The following post is being brought to you by The Eastman Law Firm – Kansas City Estate Planning Lawyers.
Estate Planning – The Basics
Estate planning is the process of determining how you want your assets disbursed upon your death or incapacitation, who you want to take care of you, who you want to take care of your children, in case you die or are incapacitated.
Some of the most basics parts of an estate plan are:
Last Will and Testament
Your last will and testament is a document that most people are familiar with. This document can provide a variety of different things, but let’s keep to the basics. First, a will needs to be signed by the person creating the document. Next, you can only make a will if you are competent. What that means is that you have to be “of age,” which typically means age 18 or older. Also, you have to be fully in control of your mental faculties. You cannot make a will if you are not able to understand the basics of your surroundings or fully understand what it is that you are doing.
A will can contain provisions that allow your executor to take care of your estate. Some of the basic provisions include who gets your property. You can give your property to whomever you want, such as your spouse or children (although it should be noted that most states have provisions that allow a spouse to get certain property – you cannot “disinherit” your spouse without their consent). Not only can you give your property to whom you want, but you can also control the timing of that distribution. For example, many people give their property to their children, but wait until the children are of certain age, like 25 or 35. You can even give a portion to your children at age 25 (like 1/3), then more at age 30 (an additional 1/3) and the rest at age 35.
You can also pass certain property to different children. Many people make a list of specific property that they want certain people to get, such as a coin collection to one child and the expensive china dishes to another child.
In your will you can also state who you want to take care of your children if you die.
Finally, you can even create charitable gifts in your will.
Revocable Living Trust
Another key estate planning document is a revocable trust. A revocable living trust is a document that takes the place of your last will and testament. Instead of having to go to court and enforce the terms of your will (known as probate), you instead can skip this process and enforce the terms of your trust without court intervention. This saves a substantial amount of time and expense in the estate transfer process.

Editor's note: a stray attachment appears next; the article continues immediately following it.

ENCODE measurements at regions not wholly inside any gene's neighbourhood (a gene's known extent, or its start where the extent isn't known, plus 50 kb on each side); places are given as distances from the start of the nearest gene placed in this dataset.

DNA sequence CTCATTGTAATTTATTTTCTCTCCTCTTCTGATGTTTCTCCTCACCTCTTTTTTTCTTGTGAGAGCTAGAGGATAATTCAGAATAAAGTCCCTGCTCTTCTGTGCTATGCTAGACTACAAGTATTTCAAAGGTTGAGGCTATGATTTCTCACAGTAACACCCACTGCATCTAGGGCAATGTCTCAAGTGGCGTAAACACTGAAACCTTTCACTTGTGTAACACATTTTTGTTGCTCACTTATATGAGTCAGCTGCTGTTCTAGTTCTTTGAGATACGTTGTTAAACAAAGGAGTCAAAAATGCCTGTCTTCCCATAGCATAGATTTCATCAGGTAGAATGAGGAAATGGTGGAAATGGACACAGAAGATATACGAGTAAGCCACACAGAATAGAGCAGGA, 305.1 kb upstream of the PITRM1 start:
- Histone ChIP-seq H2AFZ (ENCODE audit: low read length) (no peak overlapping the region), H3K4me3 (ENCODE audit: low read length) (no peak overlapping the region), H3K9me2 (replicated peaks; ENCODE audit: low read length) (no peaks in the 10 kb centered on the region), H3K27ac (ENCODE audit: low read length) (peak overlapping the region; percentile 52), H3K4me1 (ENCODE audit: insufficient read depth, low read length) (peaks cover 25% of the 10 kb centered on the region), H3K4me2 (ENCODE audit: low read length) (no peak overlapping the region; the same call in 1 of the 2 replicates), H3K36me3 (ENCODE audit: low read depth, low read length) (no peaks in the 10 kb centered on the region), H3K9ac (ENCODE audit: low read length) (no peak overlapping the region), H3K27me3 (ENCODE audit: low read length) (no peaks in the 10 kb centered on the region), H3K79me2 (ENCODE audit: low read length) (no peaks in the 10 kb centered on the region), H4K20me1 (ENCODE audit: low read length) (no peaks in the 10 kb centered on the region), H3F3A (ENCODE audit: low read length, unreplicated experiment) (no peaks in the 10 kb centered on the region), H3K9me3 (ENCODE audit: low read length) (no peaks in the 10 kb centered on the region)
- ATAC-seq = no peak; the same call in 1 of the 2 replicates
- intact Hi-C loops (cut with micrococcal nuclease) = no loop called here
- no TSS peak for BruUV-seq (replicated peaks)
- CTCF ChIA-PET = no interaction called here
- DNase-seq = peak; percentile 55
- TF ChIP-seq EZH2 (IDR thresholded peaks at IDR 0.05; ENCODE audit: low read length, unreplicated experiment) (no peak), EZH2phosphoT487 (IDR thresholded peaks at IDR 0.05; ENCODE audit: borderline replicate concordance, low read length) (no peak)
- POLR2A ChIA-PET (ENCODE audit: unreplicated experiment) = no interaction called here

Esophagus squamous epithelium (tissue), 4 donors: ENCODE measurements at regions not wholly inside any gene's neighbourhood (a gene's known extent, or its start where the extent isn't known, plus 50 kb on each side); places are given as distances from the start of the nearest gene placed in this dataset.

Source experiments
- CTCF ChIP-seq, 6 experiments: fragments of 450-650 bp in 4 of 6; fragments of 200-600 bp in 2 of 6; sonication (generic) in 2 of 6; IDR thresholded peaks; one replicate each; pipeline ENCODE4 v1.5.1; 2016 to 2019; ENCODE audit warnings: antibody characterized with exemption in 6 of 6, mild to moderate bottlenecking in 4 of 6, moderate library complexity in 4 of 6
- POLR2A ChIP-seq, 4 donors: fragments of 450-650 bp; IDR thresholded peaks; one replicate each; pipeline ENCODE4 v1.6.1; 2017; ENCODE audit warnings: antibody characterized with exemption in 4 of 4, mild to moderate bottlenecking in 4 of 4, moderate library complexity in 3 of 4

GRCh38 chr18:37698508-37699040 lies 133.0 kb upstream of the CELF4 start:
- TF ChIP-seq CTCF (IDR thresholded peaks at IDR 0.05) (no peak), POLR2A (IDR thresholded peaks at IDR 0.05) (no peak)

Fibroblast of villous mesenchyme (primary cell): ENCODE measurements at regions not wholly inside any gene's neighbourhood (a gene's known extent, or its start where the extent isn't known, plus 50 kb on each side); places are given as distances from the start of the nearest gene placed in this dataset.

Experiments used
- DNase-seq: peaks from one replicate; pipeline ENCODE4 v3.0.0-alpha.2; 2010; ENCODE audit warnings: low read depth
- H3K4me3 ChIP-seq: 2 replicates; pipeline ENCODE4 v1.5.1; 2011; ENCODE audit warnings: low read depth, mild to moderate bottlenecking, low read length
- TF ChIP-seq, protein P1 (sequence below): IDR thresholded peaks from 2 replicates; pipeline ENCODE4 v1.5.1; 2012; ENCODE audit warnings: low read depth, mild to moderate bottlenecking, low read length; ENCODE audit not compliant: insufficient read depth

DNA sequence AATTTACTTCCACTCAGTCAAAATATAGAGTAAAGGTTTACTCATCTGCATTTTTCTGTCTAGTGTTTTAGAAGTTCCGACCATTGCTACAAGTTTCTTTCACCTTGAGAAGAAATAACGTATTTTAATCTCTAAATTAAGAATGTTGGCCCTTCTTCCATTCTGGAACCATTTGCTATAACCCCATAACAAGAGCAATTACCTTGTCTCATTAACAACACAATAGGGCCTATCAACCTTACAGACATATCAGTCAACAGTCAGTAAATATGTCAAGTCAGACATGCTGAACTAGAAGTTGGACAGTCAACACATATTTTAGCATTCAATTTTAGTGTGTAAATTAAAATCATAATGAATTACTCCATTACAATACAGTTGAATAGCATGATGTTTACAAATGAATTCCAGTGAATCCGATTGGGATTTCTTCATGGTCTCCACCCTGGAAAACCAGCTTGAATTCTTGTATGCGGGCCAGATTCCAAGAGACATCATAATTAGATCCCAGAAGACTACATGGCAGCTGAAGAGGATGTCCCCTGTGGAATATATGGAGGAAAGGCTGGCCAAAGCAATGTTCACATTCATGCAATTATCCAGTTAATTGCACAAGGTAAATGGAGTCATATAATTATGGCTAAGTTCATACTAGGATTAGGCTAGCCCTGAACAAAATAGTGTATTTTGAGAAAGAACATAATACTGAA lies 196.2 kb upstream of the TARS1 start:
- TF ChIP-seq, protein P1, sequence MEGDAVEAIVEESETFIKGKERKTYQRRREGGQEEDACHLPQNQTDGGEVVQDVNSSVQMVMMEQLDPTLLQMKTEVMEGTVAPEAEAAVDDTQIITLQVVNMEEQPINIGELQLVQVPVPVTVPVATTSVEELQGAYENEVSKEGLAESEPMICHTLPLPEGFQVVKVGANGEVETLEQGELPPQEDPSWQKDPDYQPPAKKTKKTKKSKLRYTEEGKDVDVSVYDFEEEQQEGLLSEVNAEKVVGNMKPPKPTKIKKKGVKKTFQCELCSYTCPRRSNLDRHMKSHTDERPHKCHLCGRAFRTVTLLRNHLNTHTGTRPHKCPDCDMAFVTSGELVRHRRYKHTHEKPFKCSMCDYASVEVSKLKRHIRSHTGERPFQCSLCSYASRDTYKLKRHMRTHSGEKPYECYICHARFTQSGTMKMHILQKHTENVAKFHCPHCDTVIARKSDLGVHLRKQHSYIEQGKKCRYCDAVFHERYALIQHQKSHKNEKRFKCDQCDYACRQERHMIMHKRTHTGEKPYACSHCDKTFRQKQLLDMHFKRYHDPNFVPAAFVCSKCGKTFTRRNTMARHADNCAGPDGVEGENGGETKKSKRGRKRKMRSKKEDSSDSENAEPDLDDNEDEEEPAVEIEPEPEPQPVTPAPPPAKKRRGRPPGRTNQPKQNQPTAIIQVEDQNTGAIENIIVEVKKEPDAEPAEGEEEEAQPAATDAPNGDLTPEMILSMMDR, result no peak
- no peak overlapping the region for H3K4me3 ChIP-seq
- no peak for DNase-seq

Revocable Trusts are called “revocable” because they can be changed at any time by the Grantor/Trustor. The grantor is you and you can amend the terms to however it suits your needs.
Revocable Trusts are not only flexible, but they can also be a powerful tool in controlling estate taxes. For persons that may have tax liabilities at death, a revocable trust can be used to double the amount that can be passed tax free (known as a A-B Trust). Further, a revocable trust is many times combined with other tax planning documents, such as irrevocable trusts, charitable trusts and also life insurance trusts.
Powers of Attorney
The last major building block in an estate plan is a power of attorney. We draft up both a financial power of attorney and a financial power of attorney. These documents give someone else the power to act on your behalf. Further, we make them “durable” which means that they continue to be effective even if you are no longer capable to make your own decisions.
There are a variety of tools that you can use in your estate plan, including a last will and testament, a revocable living trust and powers of attorney. These tools allow you to choose who gets your assets and the timing of those distributions. Further, you can choose who looks after your children when you are gone as well as who takes care of you as well.